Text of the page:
8) Bogus gift cards—Let's face it – finding the perfect gifts for all of your family and friends can be downright difficult, so that's what makes gift cards so great. But, unfortunately, cybercriminals found a way to take the ease out of easy gift-giving by offering phony gift cards online.

9) Holiday SMiShing—SMiShing, or phishing via text message, is a scam that takes advantage of our reliance on mobile devices. Cybercriminals send messages trying to trick you into revealing personal information by posing as a legitimate institution or business, such as your bank or credit card company. And around the holidays, they know that many of us are keeping a close eye on our bank accounts and may be more likely to fall for these ploys.

10) Fake charities—Charities are great way to give back over the holidays, but, be careful where you’re giving. There are some scammers that like to take advantage of our generosity by setting up fake sites for charitable donations. The sites may even look just like sites you are familiar with, such as the Red Cross.

11) Romance scams—Who doesn't want to kiss someone under the mistletoe? But if you're looking for love this holiday season, you may suffer more than just a broken heart – you could wind up with an empty wallet. If you're using online dating sites, it's hard to know with whom you are really communicating and with so many niche dating sites now available online, it can be difficult to tell which are real and which are phishing scams posing as reputable sources to access personal information like usernames, passwords and credit cards.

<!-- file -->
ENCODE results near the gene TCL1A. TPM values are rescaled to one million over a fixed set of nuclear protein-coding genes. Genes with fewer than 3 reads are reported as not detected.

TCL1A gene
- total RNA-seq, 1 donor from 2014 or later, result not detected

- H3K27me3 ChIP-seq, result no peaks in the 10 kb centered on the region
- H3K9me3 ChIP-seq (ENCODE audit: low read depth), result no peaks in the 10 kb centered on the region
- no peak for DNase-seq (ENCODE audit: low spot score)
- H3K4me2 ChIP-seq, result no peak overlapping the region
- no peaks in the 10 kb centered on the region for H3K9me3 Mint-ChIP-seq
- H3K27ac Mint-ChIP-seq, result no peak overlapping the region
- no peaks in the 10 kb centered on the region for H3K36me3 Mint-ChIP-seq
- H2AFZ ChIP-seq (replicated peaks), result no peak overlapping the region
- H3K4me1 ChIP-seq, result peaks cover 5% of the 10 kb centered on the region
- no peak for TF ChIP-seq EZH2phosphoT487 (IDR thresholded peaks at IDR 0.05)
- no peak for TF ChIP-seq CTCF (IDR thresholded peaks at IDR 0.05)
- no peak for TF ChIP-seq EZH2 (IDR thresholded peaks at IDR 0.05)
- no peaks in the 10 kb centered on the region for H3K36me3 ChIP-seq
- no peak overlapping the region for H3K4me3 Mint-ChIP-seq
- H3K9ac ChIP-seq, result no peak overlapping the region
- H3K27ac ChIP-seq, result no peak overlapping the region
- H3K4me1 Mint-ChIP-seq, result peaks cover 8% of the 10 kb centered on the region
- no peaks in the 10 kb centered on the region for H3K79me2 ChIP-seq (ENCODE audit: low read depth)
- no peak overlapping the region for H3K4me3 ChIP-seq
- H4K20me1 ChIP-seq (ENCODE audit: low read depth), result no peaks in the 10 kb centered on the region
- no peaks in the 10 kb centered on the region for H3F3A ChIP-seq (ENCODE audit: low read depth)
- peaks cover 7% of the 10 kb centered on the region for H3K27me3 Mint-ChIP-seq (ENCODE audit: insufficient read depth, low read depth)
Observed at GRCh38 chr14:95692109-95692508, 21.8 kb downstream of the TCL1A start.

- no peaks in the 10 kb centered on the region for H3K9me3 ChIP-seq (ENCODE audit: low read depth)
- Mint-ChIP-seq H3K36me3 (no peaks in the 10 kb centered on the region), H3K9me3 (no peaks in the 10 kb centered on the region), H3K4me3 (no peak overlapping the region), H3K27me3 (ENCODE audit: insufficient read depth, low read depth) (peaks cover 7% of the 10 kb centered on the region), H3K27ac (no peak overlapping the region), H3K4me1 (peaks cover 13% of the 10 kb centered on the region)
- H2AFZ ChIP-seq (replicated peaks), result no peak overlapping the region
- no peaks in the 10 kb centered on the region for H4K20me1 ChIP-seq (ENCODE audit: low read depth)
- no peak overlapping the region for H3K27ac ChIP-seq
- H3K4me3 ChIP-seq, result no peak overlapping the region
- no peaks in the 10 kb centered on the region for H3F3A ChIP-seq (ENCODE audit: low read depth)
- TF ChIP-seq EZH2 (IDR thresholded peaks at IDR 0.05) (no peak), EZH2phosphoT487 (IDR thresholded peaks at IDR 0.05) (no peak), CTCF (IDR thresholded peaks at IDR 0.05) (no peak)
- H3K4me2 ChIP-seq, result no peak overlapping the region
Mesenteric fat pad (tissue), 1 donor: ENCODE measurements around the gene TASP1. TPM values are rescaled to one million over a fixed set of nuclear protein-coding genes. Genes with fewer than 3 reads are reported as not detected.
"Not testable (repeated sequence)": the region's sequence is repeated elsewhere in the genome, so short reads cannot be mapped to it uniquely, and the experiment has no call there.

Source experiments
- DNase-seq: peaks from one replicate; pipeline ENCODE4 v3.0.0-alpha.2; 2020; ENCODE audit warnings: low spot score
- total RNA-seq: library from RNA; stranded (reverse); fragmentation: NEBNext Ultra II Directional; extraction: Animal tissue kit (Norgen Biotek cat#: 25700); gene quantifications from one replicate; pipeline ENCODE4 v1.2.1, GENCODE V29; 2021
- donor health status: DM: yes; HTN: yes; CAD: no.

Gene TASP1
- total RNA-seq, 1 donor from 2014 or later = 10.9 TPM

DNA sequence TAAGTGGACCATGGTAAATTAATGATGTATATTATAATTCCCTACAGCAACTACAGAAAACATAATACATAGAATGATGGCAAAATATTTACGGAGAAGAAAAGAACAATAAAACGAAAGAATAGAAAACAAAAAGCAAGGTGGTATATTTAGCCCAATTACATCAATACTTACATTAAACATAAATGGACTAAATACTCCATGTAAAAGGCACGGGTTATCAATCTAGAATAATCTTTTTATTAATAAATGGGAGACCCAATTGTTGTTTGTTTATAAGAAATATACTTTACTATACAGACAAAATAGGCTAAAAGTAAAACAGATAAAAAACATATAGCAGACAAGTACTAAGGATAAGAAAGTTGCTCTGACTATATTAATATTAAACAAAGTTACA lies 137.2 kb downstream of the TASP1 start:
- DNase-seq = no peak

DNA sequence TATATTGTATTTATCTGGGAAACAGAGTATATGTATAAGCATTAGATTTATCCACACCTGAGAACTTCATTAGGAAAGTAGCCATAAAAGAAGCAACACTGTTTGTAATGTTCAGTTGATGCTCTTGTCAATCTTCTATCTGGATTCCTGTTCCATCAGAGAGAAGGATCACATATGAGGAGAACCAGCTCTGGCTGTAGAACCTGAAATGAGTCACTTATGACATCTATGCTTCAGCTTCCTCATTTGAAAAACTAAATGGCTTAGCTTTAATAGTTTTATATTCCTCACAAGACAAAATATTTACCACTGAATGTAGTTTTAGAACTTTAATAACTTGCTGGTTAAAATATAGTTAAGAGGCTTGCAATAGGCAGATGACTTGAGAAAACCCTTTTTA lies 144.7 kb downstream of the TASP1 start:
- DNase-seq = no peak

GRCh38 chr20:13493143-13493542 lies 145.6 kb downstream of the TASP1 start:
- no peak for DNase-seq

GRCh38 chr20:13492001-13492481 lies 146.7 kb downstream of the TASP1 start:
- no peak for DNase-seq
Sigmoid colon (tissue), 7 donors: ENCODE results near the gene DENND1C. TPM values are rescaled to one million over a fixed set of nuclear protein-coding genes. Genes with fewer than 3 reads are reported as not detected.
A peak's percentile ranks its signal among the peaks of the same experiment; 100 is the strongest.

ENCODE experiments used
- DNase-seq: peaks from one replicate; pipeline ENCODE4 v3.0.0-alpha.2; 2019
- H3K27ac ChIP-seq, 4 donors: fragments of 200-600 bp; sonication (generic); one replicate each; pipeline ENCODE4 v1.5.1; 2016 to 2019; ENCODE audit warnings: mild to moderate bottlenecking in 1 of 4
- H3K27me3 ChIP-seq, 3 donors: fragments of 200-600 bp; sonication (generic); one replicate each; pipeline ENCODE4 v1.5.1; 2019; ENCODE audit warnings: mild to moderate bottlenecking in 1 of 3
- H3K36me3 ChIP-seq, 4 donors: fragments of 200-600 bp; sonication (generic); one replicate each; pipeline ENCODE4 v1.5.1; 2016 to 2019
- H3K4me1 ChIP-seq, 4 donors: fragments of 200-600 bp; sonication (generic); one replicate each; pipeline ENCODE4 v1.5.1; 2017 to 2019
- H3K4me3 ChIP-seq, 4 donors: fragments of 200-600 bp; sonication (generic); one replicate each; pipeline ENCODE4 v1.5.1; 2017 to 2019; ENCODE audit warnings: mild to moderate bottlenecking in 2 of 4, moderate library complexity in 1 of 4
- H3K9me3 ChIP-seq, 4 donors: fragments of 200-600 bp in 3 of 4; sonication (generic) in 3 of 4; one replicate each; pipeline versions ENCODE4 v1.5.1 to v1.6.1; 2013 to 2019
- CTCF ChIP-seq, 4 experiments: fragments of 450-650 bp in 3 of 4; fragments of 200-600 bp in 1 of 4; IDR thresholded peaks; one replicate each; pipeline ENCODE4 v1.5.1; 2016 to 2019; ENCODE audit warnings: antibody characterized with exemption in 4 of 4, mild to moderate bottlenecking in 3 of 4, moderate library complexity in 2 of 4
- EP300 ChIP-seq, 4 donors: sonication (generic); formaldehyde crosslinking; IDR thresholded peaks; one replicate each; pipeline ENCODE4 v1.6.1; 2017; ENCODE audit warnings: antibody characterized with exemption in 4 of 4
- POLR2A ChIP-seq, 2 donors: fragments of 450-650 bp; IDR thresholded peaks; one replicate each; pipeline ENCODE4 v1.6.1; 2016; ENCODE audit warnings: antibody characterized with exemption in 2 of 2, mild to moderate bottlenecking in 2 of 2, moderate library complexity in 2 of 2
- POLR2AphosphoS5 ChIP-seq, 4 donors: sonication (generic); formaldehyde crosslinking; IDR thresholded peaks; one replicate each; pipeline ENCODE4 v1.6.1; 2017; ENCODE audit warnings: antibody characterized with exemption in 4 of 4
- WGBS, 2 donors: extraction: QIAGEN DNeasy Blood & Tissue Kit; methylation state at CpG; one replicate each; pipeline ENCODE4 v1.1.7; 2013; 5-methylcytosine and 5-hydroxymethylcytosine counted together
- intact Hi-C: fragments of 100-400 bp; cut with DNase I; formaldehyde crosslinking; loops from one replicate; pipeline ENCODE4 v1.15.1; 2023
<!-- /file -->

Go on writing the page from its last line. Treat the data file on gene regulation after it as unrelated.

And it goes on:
12) Phony E-tailers—Online retailers can take the headache out of the holidays, giving you thousands of gifts to choose from in the comfort of your own home. However, not all sites are safe. Scammers have set up fake e-commerce sites that often try to lure you with great deals on popular holiday gifts.

How to Protect Yourself Against Scams During the Holidays, and Year-Round:

    • Stay suspicious—Be wary of any offer that sounds too-good-to-be true, and always look for telltale signs that an email or website may not be legitimate, such as low-resolution images, misspellings, poor grammar, or odd links.


    • Practice safe shopping—Stick to reputable e-commerce sites and look for a trustmark that indicates that the site has been verified as safe by a trusted third-party, like the McAfee SECURE™ mark. Also, look for a lock symbol and “https” at the beginning of the web address (as opposed to just “http”) to see if the site uses encryption to protect your data.


    • Be careful when clicking—Don’t click on any links in emails or text messages from people you don’t know, and if you come across a shortened URL, use a URL expander, such as LongURL, to see where the link is directed to before you click.


    • Research your apps—Only download apps from official app stores and make sure to read other users’ comments and reviews before you download.


    • Do a background check on charities—Before donating to a charity, research it thoroughly beforehand, and make sure that you go to the charity's official website. Do not respond to donation pleas via email.

Gratefully borrowed from:
McAfee Security Advice Center.

2013-12-19 15:45:39